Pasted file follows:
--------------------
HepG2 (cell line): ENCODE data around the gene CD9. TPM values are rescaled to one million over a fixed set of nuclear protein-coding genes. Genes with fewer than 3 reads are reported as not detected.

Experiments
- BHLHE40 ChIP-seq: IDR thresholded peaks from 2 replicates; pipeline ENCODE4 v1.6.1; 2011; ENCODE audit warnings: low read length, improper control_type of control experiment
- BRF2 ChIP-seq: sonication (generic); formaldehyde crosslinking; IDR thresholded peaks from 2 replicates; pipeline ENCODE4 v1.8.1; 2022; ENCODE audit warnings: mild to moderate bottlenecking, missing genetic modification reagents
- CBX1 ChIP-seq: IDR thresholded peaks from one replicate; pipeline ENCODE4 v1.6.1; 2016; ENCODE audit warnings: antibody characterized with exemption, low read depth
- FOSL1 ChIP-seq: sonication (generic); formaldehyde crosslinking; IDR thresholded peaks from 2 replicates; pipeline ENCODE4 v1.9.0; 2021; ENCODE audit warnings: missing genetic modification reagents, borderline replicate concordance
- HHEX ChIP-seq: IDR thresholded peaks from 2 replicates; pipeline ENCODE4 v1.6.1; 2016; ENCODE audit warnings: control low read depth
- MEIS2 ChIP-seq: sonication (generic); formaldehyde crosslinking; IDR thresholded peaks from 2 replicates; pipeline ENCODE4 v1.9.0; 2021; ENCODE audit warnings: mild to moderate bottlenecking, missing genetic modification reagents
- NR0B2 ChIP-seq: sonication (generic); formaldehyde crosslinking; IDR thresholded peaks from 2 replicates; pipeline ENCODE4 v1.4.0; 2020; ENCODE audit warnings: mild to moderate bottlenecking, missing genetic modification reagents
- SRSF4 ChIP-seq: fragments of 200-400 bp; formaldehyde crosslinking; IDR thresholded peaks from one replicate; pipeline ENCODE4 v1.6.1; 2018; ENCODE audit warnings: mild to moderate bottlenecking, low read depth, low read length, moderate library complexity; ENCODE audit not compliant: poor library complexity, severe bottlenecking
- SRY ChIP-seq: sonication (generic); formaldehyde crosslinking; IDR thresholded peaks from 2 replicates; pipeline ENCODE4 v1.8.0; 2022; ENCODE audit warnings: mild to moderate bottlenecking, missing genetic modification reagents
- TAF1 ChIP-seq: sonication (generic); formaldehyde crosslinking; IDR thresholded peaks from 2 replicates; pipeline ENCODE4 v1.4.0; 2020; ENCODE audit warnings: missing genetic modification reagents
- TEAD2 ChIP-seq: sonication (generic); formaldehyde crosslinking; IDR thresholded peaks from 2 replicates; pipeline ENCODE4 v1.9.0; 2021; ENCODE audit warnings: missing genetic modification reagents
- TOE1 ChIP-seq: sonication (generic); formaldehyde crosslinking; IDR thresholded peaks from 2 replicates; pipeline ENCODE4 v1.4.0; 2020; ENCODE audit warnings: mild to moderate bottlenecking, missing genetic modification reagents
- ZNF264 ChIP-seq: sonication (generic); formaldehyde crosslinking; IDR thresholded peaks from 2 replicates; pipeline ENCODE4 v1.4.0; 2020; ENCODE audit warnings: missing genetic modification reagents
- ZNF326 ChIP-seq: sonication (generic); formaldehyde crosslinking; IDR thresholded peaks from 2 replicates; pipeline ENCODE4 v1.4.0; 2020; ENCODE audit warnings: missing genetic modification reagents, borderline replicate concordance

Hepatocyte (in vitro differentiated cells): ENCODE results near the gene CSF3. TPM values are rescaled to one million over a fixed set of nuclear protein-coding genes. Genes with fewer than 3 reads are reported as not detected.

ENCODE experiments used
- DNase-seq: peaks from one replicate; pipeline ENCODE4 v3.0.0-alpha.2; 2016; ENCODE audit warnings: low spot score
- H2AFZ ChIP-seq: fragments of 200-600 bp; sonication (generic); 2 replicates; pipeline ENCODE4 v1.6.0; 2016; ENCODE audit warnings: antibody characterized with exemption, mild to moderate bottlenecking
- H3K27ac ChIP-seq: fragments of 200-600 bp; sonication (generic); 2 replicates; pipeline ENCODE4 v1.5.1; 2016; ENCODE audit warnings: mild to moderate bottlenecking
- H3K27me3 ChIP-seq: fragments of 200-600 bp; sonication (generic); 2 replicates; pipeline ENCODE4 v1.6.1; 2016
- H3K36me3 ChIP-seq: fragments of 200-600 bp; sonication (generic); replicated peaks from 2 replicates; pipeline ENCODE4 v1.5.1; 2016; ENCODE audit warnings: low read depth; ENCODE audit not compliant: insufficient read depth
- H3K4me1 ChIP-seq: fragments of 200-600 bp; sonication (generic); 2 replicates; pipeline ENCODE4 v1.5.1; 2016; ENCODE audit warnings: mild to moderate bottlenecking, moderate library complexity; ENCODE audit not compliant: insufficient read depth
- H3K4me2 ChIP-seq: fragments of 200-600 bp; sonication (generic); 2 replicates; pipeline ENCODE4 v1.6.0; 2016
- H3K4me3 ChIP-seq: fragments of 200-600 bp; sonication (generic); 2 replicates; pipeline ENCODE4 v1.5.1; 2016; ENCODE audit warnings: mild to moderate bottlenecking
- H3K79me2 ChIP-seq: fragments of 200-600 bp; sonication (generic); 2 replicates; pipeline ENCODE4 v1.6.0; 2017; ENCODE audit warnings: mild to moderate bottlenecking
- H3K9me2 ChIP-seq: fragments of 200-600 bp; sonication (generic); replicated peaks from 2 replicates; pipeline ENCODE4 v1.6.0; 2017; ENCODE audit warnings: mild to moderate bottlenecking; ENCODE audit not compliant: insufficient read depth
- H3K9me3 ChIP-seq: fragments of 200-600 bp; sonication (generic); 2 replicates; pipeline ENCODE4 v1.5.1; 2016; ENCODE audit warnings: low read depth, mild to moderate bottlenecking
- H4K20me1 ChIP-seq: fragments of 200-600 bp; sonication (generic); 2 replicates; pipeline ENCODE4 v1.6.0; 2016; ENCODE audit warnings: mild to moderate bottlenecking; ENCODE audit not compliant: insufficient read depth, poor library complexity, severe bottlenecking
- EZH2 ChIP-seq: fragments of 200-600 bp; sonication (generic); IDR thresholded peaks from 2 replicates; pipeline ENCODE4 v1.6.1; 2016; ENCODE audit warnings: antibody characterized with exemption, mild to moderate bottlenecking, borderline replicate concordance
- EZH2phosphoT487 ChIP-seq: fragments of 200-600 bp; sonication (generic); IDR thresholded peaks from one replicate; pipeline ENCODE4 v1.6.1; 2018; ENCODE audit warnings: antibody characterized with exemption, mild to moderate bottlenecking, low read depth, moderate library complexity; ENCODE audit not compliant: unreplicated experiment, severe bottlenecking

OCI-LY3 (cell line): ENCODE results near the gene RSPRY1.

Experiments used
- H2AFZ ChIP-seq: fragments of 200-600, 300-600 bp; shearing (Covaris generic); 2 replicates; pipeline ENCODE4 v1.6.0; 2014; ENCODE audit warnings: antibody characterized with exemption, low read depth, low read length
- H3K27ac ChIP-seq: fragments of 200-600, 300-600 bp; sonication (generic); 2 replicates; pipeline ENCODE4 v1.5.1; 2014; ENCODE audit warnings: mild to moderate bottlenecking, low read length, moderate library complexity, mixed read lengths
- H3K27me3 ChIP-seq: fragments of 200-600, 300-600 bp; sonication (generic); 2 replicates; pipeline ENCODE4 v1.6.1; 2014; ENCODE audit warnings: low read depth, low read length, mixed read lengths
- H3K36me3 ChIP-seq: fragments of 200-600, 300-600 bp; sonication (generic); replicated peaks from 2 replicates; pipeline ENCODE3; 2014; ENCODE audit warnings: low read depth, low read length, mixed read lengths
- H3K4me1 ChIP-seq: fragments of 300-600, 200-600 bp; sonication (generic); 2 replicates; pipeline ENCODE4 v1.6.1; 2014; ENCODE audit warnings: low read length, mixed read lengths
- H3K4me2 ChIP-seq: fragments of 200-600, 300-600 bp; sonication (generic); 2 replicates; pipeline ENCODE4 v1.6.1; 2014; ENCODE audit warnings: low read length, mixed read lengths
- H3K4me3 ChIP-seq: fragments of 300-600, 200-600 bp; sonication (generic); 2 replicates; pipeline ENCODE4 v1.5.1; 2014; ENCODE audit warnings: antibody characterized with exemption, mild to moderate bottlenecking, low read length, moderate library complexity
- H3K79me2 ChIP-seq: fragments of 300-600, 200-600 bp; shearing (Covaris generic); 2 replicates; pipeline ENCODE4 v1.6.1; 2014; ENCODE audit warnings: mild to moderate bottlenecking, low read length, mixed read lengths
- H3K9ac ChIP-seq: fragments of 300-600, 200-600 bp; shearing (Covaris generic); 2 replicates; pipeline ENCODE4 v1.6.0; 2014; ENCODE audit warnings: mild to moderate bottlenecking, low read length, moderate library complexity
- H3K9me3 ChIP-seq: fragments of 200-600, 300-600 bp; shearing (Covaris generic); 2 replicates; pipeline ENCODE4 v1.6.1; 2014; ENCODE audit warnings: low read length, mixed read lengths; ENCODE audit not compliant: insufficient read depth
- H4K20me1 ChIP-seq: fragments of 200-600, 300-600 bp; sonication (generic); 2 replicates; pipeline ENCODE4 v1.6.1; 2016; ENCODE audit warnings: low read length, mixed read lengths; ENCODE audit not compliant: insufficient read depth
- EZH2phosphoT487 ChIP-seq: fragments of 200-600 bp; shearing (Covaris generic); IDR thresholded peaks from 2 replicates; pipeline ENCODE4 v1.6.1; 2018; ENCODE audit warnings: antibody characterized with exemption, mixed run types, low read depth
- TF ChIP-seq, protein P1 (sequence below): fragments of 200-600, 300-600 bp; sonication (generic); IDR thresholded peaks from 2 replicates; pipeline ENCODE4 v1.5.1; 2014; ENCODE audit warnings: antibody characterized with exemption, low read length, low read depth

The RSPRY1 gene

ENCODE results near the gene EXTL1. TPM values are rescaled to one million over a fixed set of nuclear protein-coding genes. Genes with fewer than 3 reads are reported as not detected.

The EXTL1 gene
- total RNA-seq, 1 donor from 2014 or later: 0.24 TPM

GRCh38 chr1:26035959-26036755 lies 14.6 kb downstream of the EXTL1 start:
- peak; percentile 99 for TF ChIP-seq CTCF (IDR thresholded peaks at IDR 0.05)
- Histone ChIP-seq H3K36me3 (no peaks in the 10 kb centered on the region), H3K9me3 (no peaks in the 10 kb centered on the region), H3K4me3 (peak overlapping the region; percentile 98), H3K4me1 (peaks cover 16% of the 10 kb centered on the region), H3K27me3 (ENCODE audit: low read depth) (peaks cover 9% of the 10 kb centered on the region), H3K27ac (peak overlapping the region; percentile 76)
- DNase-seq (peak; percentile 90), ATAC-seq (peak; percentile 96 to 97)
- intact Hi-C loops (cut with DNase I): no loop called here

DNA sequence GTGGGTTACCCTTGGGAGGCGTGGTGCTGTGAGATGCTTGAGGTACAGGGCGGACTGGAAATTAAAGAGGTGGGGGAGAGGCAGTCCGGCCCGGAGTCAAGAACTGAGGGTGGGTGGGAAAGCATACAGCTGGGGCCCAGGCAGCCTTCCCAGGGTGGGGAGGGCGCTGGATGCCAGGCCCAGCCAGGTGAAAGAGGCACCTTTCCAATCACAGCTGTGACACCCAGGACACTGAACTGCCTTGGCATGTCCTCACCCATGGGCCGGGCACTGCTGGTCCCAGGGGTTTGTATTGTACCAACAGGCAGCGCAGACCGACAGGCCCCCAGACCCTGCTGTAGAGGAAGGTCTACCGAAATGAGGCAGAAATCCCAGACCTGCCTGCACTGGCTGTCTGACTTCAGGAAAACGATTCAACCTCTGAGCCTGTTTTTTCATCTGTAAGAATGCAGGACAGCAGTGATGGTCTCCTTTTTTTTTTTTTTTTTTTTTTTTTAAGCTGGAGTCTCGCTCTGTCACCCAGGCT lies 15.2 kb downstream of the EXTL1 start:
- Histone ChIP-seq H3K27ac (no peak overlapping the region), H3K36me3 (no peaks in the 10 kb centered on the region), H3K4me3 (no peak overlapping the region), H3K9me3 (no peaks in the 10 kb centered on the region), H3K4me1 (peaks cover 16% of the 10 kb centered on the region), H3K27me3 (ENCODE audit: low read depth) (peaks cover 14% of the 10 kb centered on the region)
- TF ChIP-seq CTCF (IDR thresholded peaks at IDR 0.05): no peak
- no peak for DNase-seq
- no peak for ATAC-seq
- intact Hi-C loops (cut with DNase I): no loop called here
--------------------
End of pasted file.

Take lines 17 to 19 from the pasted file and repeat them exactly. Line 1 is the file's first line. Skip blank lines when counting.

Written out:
Hepatocyte (in vitro differentiated cells): ENCODE results near the gene CSF3. TPM values are rescaled to one million over a fixed set of nuclear protein-coding genes. Genes with fewer than 3 reads are reported as not detected.

ENCODE experiments used
- DNase-seq: peaks from one replicate; pipeline ENCODE4 v3.0.0-alpha.2; 2016; ENCODE audit warnings: low spot score